Grateful for the lesson, they went down the mountain with the certainty that they were happier than all the others, and – fulfilling the promise made – never let anyone disturb the peace of the holy man.
Mundane definitions are predictable and fit into societal norms; the esoteric definition of rational living is something altogether different.
“Rationality is one of the faculties that develops when people persevere on the path of aspiration and striving….People lose their power of rationality when they lose the power of perseverance. They begin to act in a way in which you cannot see in them any rationality. Their actions and thoughts lose the path of reason, and irrationality controls them.” (Initiation,the Path of Living Service by Torkom Saraydarian, p. 19.)
Rational living means to make choices in our physical, emotional, mental, and spiritual life that have positive, healthy, vibrant results. It means that our life choices are based on cause and effect and we see that whatever happens in our life is no accident, it has a cause somewhere and some place in time.
Desire rules most of our life. We can make list upon list of what we desire. Desire in itself does not produce results, so we cannot think that by virtue of desire, we have all that we want fulfilled.
When we put our heart into a desire, it means we are aspiring, we are actually moving toward taking some action that will result in an outcome that we want. So, for example, we have a desire to have a healthy and slim body. We can sit and desire it all we want but this will not give us a healthy and slim body. When we aspire to have a healthy and slim body, we start to search and learn how to bring about a healthy and slim body. We look into diets, exercise, join the gym, watch health shows on TV, and read the latest articles on health and wellness.
But, we still need to take another step. In order to have the kind of body we want, we need to do something about it, take action and this is called striving. We go to the gym on a regular basis. We follow the right diet for our bodies and lifestyle. We take appropriate supplements. We remove harmful foods and drink and become more conscious about our relationship with food. We observe what is making us better and what is still hindering the process. We become rational; our life makes sense, our decisions are based on evidence that is observable and provable by our life results. We also stop making excuses and silly remarks about our body that is counter-productive.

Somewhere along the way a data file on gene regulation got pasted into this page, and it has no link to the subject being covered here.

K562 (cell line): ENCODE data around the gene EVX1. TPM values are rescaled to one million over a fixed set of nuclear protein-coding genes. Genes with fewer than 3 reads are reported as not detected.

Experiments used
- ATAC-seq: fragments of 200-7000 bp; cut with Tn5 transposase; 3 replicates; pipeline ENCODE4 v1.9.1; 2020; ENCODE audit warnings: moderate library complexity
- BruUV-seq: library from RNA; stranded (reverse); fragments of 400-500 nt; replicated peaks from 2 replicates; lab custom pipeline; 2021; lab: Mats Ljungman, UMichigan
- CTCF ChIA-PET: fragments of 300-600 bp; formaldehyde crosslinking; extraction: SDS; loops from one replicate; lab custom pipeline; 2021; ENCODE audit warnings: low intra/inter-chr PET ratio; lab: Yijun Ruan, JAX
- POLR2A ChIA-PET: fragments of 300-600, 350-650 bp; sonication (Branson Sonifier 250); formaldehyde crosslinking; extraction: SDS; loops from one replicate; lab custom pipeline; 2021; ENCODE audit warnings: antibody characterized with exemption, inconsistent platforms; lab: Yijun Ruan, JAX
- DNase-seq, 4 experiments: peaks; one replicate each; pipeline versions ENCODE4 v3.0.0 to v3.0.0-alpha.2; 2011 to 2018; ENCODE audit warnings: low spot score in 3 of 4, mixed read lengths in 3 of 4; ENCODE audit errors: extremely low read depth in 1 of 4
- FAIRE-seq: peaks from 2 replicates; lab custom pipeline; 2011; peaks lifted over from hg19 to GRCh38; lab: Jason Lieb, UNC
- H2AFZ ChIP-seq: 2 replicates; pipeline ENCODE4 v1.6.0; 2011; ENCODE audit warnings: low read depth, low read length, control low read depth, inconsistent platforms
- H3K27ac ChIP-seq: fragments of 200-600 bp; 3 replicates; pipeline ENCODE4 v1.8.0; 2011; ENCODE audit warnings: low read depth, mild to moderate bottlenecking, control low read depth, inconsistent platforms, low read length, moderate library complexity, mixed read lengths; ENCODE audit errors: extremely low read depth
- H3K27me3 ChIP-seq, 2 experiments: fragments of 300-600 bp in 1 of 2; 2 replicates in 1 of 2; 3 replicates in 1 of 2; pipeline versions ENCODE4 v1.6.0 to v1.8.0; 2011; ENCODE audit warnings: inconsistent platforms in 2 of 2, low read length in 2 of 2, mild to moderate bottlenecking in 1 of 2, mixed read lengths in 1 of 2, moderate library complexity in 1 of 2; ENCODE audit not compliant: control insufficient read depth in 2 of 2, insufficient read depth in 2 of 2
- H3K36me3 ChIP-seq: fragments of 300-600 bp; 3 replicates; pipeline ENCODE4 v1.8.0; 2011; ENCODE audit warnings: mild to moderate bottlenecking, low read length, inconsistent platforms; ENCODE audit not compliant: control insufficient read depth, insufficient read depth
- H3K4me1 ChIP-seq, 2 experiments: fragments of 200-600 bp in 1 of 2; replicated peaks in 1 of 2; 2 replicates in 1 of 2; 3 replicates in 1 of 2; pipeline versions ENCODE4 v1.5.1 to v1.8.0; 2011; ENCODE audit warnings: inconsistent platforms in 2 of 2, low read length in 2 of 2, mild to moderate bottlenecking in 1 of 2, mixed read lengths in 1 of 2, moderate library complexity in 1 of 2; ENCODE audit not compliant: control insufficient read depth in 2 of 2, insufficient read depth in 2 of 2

There is yet another step to becoming rational: help others to achieve the same results that you are striving toward. Work with someone else who has the same desires and help her or him to achieve the same rationality that you have found. Mentor, teach, write, post findings on your social sites. When we teach and mentor, when we better ourselves along with others, we achieve a community of rational people rather than a community of whiners. Even more importantly, we learn valuable life lessons.
When we become rational, our daily rhythm flows naturally and rhythmically with our life’s desires. We are not pulling in one direction, and breaking it down in the next. We are not up one day and down the next. We are not making all kinds of promises and show-off statements only to forget them the next. We are serene and healthy and mentally clear consistently.
Why do we need to strive to become a rational person? Being rational means we are dependable, stable, and healthy. We follow through with our promises. We think before we speak. We take into account a larger picture of life before we make decisions. We have a long range view of life. We are sane and balanced and a joy to be with. Think of people in your life who are sane and rational and those who are not. Whom do you prefer to be with? Whom do you prefer to employ? Whom do you prefer to work with, or partner with? A rational person is much preferred company than an irrational person.
The result is a healthy life, healthy emotions, sane mind, dependable relations and friendships, and integrity. Rational people make better leaders, parents, friends, spouses and so on. Irrational people are negative, sick, hurtful, and separative and are always moving from one desire to the next; such people are selfish, easily wounded, and reactive.
Esoterically, what happens to an irrational person? Patches of desires and wishes and dreams all accumulate on the person’s subtle mechanisms and clog his paths. Think of lists upon lists of desires floating around your body. If the person accumulates and accumulates information to feed his or her desires, this information also becomes patches of undigested materials. The person becomes “thick” and unresponsive. Nothing gets through and desires do not become reality; there are too many blockages.
Although being a rational person may not seem to be a “spiritually sexy” way to be, it is the only way to become a real person, a way by which others can achieve, a way to be in the vanguard in moving the hearts and thoughts of humanity toward the betterment of life.